By Ollie Gratzinger | Opinions Editor
On a chilly fall morning, lines began to form outside of polling locations all around the U.S. Following a series of massive social media movements aimed at encouraging all who could — mainly America’s young people — to vote, Telegraph estimates that about 113 million people participated in the 2018 midterms on Nov. 6. Compared to approximately 83.3 million in the 2014 midterms, this year’s turnout was historic, with 49 percent of registered voters taking part. That might not seem like much, but it’s a high figure for a non-presidential election, and it was certainly enough to make a difference.
Here in Pennsylvania, Democratic incumbent Bob Casey took the Senate, beating out Republican Lou Barletta, Libertarian Dale Kerns and Green Party’s Neal Gale. Democrat Conor Lamb became the representative for the 17th Congressional District (Pittsburgh), and Democratic incumbent Tom Wolf won the governor’s race.
Democrats gained a clear majority in the House of Representatives, earning 223 seats as opposed to the 197 won by Republicans at time of print. The New York Times reports that 313 districts around the country swung to the left. Even though the blue wave was smaller than that of 2006 — the last time Democrats flipped the House — the average district shifted 10 points to the left, according to the NYT.
Republicans, though, had more luck than expected in the Senate, making up about 51 percent of the seats.
Some of the South’s most liberal democratic candidates took an unfortunate loss: Texas’ Beto O’Rourke in the Senate race, Florida’s Andrew Gillum in the governor’s race and potentially Stacey Abrams in the Georgia governor’s race. But self-described democratic socialist Alexandria Ocasio-Cortez won New York and, at only 29, became the youngest woman ever elected to Congress, according to USA Today.
Nationally, this week’s midterms were a resounding win for marginalized communities all around the country, many of whom may finally see themselves represented in federal office.
According to CNN, other historical record-setters include Sharice Davids of Kansas, a lesbian and Native American, who became the first LGBT+ Kansan and one of the first two Native American women elected to Congress, along with New Mexico’s Debra Haaland. Michigan Democrat Rashida Tlaib and Minnesota Democratic-Farmer-Labor Party’s Ilhan Omar became the first Muslim women in Congress. Omar, who came to America two decades ago as a refugee, is also the first Somali-American in Congress.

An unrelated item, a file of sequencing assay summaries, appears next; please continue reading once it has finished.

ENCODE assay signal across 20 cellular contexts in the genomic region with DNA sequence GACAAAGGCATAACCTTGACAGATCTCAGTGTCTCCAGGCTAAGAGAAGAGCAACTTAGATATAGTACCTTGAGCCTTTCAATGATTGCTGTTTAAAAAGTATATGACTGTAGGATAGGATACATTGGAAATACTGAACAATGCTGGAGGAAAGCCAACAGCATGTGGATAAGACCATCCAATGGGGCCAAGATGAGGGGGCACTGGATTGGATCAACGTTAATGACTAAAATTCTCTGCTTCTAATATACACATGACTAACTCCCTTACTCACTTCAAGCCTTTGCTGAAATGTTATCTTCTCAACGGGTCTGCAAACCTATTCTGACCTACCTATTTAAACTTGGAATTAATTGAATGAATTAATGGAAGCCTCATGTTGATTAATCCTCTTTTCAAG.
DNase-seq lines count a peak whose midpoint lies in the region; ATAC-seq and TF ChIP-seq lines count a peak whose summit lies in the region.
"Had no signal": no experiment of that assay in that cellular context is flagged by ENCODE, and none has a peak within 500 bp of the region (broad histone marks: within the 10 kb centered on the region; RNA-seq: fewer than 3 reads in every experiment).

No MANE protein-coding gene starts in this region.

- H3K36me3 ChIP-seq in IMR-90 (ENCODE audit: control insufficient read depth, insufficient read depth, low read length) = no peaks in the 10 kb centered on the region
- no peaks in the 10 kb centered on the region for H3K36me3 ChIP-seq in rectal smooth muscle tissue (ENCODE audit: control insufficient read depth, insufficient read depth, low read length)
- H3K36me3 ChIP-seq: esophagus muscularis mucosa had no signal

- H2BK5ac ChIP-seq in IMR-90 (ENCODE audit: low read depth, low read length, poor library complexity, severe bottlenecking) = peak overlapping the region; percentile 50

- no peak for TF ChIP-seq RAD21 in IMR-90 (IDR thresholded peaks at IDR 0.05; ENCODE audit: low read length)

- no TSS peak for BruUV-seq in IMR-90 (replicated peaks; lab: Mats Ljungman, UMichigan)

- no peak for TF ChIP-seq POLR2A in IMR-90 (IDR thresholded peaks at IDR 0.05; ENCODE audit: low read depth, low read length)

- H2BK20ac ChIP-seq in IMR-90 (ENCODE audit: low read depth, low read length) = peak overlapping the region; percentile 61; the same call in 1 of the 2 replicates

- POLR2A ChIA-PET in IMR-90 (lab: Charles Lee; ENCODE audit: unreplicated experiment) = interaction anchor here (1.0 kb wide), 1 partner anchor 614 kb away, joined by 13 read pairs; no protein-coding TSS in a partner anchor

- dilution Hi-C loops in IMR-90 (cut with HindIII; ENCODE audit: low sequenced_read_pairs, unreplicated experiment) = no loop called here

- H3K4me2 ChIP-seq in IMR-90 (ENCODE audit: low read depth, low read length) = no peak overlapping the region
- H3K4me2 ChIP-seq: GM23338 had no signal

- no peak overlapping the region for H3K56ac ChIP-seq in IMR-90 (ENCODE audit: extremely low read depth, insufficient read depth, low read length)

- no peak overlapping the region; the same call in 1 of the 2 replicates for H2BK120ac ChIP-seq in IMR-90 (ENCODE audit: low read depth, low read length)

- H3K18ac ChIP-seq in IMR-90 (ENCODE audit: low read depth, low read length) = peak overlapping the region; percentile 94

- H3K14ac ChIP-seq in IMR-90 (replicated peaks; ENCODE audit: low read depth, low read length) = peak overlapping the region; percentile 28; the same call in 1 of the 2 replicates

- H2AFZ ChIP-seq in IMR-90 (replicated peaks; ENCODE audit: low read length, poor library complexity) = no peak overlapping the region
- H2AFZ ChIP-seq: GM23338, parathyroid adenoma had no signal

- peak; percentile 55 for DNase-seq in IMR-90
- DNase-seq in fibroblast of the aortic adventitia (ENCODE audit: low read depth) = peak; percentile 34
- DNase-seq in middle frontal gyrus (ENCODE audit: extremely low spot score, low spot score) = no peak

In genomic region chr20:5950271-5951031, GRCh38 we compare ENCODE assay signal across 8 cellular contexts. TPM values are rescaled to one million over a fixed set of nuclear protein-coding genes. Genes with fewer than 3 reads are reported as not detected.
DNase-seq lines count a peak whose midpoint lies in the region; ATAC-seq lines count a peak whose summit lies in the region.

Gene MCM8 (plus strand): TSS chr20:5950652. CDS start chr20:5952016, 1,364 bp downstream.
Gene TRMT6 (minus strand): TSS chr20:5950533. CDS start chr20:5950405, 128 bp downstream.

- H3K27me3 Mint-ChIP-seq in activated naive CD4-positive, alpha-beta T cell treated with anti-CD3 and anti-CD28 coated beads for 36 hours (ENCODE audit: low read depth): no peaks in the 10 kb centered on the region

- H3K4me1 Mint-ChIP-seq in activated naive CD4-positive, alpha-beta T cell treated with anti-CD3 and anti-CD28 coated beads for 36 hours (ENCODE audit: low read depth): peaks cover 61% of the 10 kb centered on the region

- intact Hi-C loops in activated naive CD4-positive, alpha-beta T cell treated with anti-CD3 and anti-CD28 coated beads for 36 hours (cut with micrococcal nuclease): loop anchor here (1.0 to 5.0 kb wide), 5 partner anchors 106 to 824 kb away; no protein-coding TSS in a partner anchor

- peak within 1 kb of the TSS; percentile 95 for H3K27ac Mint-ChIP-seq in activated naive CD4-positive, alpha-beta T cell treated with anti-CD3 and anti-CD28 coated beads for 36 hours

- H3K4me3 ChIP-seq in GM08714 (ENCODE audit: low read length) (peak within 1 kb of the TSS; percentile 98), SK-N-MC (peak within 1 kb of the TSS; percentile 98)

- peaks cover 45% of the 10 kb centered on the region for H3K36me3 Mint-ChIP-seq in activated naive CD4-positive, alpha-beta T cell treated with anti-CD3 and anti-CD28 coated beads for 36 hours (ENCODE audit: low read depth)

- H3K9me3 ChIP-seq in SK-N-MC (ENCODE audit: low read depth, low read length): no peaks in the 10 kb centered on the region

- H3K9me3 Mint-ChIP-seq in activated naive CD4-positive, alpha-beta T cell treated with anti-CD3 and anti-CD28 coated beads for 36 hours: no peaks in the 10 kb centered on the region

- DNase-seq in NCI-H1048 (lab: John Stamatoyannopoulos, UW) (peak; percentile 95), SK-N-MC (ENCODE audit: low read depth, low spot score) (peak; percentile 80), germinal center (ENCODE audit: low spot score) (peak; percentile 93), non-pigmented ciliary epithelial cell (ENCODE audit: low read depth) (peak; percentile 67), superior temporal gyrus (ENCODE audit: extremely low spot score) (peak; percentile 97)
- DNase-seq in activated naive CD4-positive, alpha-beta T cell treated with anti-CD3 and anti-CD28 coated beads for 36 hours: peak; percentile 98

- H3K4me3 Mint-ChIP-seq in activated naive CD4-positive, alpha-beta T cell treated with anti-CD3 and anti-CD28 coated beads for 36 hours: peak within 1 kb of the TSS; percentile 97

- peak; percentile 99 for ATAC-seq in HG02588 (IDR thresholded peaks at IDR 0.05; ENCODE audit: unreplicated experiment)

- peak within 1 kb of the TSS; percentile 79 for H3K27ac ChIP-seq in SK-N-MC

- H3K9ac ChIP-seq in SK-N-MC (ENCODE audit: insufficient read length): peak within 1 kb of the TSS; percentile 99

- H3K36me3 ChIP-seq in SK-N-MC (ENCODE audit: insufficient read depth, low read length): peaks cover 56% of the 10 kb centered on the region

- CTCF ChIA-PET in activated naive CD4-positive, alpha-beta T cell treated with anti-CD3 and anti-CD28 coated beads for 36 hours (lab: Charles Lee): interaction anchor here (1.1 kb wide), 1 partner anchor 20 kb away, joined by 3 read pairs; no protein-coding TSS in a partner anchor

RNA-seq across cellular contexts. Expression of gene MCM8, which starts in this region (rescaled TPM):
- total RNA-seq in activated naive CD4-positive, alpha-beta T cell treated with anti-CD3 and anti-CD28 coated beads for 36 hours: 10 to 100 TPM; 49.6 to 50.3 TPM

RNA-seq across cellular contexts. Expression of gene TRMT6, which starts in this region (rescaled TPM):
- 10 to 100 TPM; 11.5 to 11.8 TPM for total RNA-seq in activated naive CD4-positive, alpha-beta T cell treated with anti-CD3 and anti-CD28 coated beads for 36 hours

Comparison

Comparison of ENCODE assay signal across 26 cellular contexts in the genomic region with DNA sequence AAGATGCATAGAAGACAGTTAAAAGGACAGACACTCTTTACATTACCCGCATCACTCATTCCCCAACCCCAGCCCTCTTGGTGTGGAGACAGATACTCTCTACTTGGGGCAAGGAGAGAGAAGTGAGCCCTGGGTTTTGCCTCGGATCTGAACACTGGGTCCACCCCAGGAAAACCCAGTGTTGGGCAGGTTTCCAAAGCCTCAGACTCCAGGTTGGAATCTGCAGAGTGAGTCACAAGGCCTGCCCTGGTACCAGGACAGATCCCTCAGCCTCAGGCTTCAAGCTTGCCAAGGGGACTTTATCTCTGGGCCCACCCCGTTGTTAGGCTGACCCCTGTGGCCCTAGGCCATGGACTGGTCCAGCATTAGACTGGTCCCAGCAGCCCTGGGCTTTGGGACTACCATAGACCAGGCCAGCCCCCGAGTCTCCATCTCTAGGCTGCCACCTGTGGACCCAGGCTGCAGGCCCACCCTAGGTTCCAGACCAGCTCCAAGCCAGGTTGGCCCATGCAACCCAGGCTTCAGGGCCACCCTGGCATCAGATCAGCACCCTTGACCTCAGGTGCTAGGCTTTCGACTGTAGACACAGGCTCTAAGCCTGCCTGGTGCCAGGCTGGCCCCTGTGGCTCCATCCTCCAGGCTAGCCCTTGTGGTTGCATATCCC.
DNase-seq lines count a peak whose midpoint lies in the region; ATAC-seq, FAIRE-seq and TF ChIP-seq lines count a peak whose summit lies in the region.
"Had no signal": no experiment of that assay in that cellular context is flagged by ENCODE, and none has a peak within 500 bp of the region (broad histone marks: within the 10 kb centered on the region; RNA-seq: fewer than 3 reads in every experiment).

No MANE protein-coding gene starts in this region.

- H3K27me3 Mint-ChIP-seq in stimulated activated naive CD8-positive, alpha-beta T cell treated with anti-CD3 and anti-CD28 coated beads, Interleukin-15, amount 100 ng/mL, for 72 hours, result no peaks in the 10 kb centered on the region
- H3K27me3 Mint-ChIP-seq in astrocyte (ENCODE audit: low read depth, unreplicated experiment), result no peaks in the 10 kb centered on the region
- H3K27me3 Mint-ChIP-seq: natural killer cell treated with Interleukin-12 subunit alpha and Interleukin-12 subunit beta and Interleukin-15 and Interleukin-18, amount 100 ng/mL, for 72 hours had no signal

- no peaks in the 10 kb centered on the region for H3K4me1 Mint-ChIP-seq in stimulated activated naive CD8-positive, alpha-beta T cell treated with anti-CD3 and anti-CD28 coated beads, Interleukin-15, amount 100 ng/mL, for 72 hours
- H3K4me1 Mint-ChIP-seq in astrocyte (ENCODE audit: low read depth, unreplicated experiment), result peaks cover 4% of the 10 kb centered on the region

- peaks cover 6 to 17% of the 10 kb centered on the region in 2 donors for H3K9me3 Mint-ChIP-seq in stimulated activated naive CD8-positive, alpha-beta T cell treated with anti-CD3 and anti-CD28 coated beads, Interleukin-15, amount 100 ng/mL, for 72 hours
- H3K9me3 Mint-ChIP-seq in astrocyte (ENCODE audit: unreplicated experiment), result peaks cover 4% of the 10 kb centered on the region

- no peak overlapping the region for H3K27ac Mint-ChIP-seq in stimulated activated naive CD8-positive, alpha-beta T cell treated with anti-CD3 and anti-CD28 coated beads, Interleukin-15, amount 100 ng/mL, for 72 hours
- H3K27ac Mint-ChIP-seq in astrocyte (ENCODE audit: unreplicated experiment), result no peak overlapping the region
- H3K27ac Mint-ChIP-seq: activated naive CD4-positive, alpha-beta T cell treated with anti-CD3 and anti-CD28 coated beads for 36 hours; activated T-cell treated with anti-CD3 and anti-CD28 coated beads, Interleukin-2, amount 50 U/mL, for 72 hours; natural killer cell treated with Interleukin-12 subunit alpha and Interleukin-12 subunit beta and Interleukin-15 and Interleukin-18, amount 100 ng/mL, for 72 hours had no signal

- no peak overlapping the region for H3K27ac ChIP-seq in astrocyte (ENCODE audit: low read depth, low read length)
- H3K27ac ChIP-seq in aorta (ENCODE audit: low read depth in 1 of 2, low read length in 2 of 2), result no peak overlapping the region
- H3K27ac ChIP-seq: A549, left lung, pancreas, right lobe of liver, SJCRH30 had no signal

Texas sent its first few Hispanic women in Congress as well, with Veronica Escobar and State Sen. Sylvia Garcia projected to win districts near El Paso and Houston, respectively. Arizona will send Democratic Rep. Kyrstin Sinema to Congress as its first female senator, and South Dakota elected Republican Kristi Noem as its first female governor.
CNN also reports that Colorado Democratic Rep. Jared Polis’ bid for governor “will be successful,” making him the first openly gay man elected to Congress. Likewise, Republican Kim Davis, a Kentucky clerk who received national attention in 2015 after serving jail time for refusing to issue marriage licenses to homosexual couples, lost her bid for a second term. Though one of her adversaries was David Ermold, one of the men denied a marriage license in 2015, he failed to win the nomination, and Democrat Elwood Caudill Jr. took over Davis’ position instead.
A deeply polarized U.S. could contribute to the radical changes we’ve seen with this midterm election. NBC News is calling it a suburban revolt against Trump; Most of the districts that flipped entirely from Republican to Democrat were located in America’s eastern and mid-western suburbs. It’s possible — even probable — that citizens concerned about the rising tide of right-wing nationalism, white supremacy and the upward trend in anti-Semitic, homophobic and anti-immigrant sentiments were inspired to take to the polls to bring about the change they feel the nation needs.
Additionally, the students who survived the Parkland shooting earlier in the year came of age in time for this election, and celebrities popular among youth — Taylor Swift, for example — urged millions of social media users to do their civic duty.
Hopefully an engaged and empathetic citizenry is enough to combat the rise of the alt-right, and enough to preserve democracy in the wake of a rising authoritarian threat. Even though the blue wave wasn’t the left-leaning tsunami that some had hoped for, the election still helped to craft a more representative Congress. And that’s a good start.